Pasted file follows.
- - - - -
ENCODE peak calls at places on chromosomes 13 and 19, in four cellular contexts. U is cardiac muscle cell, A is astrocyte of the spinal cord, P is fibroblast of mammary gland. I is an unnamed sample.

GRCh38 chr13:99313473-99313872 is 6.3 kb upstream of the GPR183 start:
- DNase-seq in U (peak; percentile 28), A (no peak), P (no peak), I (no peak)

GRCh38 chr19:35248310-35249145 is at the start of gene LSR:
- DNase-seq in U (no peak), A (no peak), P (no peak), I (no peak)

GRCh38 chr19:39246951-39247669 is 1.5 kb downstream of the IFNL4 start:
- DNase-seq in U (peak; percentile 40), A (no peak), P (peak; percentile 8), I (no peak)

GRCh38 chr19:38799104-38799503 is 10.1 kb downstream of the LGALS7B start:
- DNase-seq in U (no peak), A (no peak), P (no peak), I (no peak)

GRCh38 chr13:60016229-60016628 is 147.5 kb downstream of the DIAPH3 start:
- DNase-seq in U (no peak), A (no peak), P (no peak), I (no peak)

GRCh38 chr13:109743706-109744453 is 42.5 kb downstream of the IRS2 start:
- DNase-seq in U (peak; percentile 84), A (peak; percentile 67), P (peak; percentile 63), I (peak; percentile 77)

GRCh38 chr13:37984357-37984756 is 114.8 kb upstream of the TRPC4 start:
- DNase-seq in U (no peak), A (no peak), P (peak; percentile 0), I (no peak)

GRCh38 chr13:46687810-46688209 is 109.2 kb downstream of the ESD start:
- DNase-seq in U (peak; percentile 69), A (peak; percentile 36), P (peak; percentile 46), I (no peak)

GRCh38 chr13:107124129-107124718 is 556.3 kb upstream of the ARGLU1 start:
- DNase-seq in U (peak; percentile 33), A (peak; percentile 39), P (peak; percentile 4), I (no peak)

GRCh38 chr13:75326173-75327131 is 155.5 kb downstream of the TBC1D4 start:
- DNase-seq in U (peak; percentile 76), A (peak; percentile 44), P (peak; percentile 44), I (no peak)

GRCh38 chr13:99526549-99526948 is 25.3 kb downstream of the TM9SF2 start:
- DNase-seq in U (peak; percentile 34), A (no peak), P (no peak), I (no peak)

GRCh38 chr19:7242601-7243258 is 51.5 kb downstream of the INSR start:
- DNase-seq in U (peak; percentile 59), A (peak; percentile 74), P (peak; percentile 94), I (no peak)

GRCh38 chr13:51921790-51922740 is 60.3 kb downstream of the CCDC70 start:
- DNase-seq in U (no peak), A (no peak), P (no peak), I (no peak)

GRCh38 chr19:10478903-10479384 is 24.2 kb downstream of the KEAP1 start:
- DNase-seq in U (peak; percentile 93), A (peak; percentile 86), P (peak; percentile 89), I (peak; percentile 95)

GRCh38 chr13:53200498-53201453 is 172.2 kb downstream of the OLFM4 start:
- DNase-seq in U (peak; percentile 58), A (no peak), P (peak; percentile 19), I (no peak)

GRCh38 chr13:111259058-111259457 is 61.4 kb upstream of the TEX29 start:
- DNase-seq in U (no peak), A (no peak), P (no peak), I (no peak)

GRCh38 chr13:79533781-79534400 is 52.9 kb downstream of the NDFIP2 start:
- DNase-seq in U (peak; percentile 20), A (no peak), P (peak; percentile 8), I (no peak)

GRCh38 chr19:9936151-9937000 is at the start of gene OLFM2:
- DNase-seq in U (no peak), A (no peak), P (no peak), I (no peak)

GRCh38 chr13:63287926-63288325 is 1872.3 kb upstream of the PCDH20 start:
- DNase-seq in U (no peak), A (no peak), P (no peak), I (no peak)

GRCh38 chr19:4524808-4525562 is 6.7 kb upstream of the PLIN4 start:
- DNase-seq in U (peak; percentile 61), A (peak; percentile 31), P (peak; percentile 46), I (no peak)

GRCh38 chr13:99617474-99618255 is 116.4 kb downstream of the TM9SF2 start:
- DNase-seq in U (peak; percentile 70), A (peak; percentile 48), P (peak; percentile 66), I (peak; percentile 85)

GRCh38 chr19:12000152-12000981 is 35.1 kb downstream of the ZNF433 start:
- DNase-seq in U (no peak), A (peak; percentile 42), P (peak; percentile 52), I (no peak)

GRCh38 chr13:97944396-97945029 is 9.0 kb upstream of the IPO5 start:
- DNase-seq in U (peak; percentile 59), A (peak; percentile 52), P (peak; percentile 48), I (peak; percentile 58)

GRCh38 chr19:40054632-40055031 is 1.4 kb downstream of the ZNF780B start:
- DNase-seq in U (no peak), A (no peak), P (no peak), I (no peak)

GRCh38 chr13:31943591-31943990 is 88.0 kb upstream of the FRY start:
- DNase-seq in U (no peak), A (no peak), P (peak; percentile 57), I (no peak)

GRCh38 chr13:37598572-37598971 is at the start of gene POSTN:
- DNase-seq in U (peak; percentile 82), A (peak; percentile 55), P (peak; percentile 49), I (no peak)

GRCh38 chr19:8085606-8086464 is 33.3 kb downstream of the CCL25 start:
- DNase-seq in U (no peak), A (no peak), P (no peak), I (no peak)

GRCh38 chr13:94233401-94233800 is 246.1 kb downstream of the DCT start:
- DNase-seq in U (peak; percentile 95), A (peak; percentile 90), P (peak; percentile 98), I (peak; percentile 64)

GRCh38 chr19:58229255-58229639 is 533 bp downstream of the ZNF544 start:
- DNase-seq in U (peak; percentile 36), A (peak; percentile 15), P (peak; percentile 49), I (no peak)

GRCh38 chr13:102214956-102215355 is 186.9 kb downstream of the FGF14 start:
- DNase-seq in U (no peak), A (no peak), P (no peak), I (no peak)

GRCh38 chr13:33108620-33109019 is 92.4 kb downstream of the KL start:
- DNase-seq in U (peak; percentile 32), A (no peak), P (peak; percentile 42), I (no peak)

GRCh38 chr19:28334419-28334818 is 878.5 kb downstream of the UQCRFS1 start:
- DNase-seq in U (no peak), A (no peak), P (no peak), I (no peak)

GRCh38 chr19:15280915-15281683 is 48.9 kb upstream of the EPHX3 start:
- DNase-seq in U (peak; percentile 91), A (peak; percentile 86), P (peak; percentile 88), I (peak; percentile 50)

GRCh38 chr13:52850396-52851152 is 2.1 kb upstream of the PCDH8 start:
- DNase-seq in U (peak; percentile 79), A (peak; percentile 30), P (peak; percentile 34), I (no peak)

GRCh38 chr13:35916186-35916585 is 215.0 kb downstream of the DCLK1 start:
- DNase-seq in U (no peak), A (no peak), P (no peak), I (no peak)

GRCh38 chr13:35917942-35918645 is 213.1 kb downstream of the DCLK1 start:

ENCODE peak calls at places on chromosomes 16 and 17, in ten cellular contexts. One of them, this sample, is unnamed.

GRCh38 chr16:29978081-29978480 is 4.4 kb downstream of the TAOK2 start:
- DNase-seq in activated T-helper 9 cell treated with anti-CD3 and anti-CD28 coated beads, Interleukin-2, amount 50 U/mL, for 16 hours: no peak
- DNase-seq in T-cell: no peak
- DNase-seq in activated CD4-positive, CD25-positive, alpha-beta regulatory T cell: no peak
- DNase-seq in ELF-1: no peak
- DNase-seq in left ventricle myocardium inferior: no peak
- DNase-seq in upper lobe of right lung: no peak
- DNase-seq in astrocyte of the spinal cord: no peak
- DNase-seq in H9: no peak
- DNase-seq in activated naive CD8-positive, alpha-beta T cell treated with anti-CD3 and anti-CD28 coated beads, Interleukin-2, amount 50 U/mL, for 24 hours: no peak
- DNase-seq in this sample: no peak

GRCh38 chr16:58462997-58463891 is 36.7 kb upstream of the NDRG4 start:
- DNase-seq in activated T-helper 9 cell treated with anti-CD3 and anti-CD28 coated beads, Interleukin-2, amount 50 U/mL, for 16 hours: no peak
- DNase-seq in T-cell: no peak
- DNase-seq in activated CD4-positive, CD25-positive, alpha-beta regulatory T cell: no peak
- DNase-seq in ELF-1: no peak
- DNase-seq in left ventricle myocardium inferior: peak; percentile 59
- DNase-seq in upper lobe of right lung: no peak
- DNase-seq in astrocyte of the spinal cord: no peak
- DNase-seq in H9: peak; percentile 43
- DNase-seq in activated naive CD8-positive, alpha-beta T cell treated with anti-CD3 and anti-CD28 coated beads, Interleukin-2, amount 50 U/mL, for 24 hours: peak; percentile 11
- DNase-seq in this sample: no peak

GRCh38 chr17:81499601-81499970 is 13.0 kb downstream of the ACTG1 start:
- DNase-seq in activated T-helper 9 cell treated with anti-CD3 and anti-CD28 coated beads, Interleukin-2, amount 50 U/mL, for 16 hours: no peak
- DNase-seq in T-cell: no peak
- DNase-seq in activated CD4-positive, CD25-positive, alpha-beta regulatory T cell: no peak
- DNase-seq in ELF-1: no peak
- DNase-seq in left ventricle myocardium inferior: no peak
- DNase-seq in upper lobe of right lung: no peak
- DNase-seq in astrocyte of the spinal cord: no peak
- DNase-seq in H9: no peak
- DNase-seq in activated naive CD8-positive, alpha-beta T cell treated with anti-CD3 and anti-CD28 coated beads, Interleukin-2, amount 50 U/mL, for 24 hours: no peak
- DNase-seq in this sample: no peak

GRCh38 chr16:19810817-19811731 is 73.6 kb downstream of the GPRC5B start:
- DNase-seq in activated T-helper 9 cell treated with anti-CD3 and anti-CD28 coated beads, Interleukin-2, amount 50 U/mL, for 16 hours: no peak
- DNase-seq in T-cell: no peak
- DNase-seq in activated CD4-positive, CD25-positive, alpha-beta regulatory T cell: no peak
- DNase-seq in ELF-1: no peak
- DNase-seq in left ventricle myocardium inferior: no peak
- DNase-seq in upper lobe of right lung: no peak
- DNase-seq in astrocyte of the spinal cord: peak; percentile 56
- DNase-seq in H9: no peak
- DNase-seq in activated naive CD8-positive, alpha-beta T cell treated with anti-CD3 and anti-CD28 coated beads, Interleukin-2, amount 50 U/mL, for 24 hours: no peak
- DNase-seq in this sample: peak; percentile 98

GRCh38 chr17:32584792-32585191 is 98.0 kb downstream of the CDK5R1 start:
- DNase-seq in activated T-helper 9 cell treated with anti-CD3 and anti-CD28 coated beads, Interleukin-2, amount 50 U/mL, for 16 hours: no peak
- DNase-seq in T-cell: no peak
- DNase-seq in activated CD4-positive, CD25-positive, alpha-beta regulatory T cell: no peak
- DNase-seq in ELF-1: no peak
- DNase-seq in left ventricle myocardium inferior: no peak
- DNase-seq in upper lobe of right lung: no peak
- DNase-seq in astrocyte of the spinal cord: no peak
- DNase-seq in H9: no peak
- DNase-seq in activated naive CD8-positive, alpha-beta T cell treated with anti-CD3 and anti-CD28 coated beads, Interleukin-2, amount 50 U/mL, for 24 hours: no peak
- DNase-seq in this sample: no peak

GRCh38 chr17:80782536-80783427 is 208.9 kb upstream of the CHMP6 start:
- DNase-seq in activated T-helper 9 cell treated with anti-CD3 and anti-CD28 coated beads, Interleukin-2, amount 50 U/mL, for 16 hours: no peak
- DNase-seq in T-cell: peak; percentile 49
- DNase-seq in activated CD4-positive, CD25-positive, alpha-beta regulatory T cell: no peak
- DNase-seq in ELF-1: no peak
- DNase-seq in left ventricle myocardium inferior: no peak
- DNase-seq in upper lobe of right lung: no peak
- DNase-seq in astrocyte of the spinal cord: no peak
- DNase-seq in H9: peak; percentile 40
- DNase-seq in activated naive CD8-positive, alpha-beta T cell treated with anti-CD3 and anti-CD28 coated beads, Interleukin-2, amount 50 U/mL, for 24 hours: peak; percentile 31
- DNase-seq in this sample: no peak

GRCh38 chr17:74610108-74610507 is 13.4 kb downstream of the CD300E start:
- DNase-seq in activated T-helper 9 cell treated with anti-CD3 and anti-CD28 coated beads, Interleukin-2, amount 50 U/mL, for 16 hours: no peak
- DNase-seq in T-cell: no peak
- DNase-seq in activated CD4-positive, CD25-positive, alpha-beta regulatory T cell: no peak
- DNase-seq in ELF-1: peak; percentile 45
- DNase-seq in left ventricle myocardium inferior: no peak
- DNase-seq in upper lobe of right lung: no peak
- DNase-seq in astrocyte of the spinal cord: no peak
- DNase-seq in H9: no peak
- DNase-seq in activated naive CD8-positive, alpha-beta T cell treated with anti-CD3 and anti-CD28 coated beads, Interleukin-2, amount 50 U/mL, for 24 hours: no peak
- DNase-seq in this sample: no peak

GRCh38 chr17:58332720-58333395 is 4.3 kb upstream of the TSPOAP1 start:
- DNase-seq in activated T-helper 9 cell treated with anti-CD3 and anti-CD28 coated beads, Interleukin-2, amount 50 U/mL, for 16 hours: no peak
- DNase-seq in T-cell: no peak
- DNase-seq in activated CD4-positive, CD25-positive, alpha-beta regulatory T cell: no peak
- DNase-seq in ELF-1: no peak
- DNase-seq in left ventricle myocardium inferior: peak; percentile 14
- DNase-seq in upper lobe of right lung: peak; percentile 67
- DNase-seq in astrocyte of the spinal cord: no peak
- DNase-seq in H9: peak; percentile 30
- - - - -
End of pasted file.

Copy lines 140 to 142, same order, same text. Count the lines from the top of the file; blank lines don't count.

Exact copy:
GRCh38 chr17:74610108-74610507 is 13.4 kb downstream of the CD300E start:
- DNase-seq in activated T-helper 9 cell treated with anti-CD3 and anti-CD28 coated beads, Interleukin-2, amount 50 U/mL, for 16 hours: no peak
- DNase-seq in T-cell: no peak